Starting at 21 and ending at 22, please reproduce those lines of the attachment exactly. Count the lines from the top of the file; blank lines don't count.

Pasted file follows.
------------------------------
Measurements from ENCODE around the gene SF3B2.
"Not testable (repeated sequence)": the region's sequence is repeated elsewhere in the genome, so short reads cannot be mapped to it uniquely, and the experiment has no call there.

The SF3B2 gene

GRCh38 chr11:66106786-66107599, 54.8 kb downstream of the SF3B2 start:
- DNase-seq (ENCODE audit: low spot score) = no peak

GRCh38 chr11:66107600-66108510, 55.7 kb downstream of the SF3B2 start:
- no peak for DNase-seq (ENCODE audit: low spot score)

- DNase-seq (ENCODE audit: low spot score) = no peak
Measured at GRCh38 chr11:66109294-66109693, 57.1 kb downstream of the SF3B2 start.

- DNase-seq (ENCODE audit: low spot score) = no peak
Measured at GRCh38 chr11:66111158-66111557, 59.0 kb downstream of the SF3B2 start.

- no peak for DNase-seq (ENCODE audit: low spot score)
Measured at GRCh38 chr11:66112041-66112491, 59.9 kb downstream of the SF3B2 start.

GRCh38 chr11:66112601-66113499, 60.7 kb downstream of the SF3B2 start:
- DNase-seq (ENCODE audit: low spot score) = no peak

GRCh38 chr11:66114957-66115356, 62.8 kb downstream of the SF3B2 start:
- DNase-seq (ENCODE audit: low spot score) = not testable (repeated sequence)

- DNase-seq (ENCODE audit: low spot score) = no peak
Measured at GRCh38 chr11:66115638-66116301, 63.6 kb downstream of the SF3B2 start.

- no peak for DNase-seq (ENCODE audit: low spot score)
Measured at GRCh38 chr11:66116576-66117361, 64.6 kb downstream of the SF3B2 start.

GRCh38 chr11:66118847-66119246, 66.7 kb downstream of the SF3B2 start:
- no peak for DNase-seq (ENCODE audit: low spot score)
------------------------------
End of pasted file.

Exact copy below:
Measured at GRCh38 chr11:66116576-66117361, 64.6 kb downstream of the SF3B2 start.

GRCh38 chr11:66118847-66119246, 66.7 kb downstream of the SF3B2 start: